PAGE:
Interviewer*: This is a pretty unique film. You play this young man who lives in a garage apartment, painfully shy. I guess you could say he's somewhere on the autism spectrum. Avoids a lot of human contact. He doesn't like being touched. He ends up getting a full-sized sex doll and introducing it to his family as his girlfriend. The town, for reasons that begin to unfold as the film develops, kind of plays along in a way. When you looked at this filmscript, why didn't it seem ridiculous? How did you see this work?
Ryan Gosling: [Laughs]
Interviewer: When you describe that to somebody they say, "I'm not going to see that movie!" And it really works. I think it's a terrific movie.
Ryan Gosling: Look, I felt the same way the whole time I was reading it. I thought, "This shouldn't be working. But it is." I'd like to take credit for that but it was a really well-written script. Nancy Oliver is a very special writer. It worked. It worked as a script potentially more than it was going to work as a film. If you look at a book like "The Velveteen Rabbit," or something, and you talk about a kid who loves a bunny so much that it becomes real, that makes it real. That's an easier thing to imagine than it is to visualize. To try and shoot that you have to get into "how do we make it real?" Do we use CGI [computer-generated imagery]? Do we use a puppet? But then it turns into something else. The idea of a guy... In the script she became real. When you're reading it, the more real she was to him and the more the town treated her like she was a real person, the more real she became to you. When you're watching it, it's a guy talking to a doll and she never becomes real.
Ryan Gosling: You know, it's never going to happen. It's always going to be a guy talking to a doll no matter how much I believe it. It doesn't make her real.
Interviewer: Let's listen to a scene. This is a scene where your character, Lars, has just told his brother and sister-in-law he has a visitor, his girlfriend, and she's from abroad, and she needs a wheelchair. They're very excited to hear this because they think he's actually met someone. And they invite the friend, Bianca, in and they discover that indeed she is a sex doll though she's fully dressed. They're not quite sure how to react. They say, "Well, we're having dinner." And so the scene we're going to hear is where you're all sitting at dinner and they've set a place for your friend -- your doll -- Bianca. You're beginning to explain to your sister-in-law and brother (played by Emily Mortimer and Paul Schneider), and there are some moments in the scene when you whisper an aside to Bianca the doll.
Ryan Gosling/Lars: So, you're never going to believe this... Bianca's from the tropics. Well, she's Brazilian. One half-Brazilian, one-half Danish, that's right? And somebody stole her luggage.
Lars: Yeah! And they stole her wheelchair.
Karen: That's terrible!
Lars: Yeah! Can you believe that, Gus?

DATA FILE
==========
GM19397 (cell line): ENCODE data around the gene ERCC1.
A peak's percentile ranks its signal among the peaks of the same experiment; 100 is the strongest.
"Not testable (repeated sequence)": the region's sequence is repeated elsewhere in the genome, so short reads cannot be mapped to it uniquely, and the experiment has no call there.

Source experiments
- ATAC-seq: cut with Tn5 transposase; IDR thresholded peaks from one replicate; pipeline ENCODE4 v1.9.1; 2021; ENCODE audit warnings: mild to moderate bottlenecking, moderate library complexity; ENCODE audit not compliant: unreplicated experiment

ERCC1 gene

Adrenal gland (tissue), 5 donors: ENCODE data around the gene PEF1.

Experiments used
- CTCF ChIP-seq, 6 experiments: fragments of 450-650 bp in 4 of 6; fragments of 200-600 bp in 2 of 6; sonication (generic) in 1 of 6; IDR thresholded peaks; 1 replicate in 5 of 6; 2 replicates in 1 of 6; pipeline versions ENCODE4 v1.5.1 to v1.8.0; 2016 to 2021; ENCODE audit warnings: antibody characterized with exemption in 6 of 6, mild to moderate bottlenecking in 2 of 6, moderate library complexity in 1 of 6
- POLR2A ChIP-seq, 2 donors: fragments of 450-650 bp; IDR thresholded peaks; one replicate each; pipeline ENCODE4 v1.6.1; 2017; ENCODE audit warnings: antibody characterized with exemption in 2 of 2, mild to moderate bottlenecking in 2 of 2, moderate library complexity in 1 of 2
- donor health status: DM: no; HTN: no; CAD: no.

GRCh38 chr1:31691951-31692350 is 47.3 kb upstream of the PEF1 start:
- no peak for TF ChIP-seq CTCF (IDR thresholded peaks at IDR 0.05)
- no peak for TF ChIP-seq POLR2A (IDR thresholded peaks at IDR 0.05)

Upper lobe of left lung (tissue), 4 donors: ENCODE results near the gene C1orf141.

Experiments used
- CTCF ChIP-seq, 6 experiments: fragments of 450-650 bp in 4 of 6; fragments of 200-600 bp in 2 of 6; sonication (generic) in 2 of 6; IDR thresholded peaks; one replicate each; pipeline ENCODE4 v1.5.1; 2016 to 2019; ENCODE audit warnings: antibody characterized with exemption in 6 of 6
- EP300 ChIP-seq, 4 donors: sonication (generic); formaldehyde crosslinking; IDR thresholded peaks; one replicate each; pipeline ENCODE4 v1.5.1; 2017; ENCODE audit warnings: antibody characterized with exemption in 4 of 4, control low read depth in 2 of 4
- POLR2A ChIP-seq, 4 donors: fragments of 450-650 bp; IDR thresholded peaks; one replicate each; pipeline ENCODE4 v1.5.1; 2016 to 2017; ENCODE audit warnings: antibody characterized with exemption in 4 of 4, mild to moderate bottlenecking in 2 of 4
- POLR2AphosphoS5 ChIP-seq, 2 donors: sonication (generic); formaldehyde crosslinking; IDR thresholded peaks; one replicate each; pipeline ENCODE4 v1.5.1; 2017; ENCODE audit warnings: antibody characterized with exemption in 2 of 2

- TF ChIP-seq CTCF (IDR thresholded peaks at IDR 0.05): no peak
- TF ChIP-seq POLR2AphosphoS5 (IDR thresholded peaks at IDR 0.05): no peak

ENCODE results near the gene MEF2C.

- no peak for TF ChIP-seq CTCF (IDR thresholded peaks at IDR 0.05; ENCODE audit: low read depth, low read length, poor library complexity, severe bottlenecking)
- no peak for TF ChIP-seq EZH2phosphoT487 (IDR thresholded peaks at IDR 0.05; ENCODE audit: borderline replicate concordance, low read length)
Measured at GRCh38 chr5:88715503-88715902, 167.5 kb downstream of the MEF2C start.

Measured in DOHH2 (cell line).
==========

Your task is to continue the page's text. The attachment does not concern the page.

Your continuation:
Gus: I can't believe it.
Lars: Right! Well, it makes me angry. Anyway, I wanted to ask you a favor. (Aside, to Bianca: She doesn't mind. I promise.) Karen, you don't mind lending Bianca some clothes, do you? She doesn't have any.
Lars: Do you?
Karen: I'm not sure we're the same type, Lars.
Lars: Well, that's okay, Karen, because Bianca doesn't really care about superficial things like that, so it's okay.
Lars: Well (sighs). That's fine! (Aside, to Bianca: See, I told you.) Thanks!
Interviewer: How do you get this... how...
Ryan Gosling: She's still in my living room, by the way. She is. She's reading a book by the window. I don't know what to do.
Interviewer: I don't know whether you're kidding me or not.
Ryan Gosling: I'm not kidding. What do I do? Put her in the garage? Just feels weird. Feels like she'll be lonely out there.
Interviewer: ... Do you ever talk to her?
Ryan Gosling: No, I don't.
Interviewer: Ahhh. That's reassuring!
Interviewer: I don't know if this is true but I read that when the film was being made that the sex doll, Bianca, had her own dressing room with magazines to read. Was she sort of treated as a cast member?
Ryan Gosling: Yes. We tried very hard -- the director did, I'd say, and I appreciated it -- to make her as real as possible, so the crew could go on the same journey that we, the cast, were being forced to go through. She had a trailer. She had her own, like, contract with nudity clauses and all the things actresses would have. And I'll tell you, I've worked with actresses that have given me less!
Ryan Gosling: And she had... you know, she was given magazines between takes. What was kind of amazing about the experience was that, by the end, people were trying it out. I saw grips who'd take give minutes out with their coffee and you'd see them kind of mumbling to her, trying to see what it was like to talk to her. The effect that she had was interesting. You ended up getting into this dialogue with yourself. It was an interesting dialogue to have. I embraced it and I started to see people embrace it. But ultimately the main criticism of the film that I heard was that people saying, "Well, you know, that's not possible. People in the town would never believe she was real. They'd never go around acting like that." In one case, maybe that wasn't true because I saw this film crew really giving it a shot. At the same time, it was a fantasy. It's like a fairy tale.
Interviewer: A fable...
Ryan Gosling: People were taking it so literally.
*Excerpt from an interview with actor Ryan Gosling on NPR's "Fresh Air"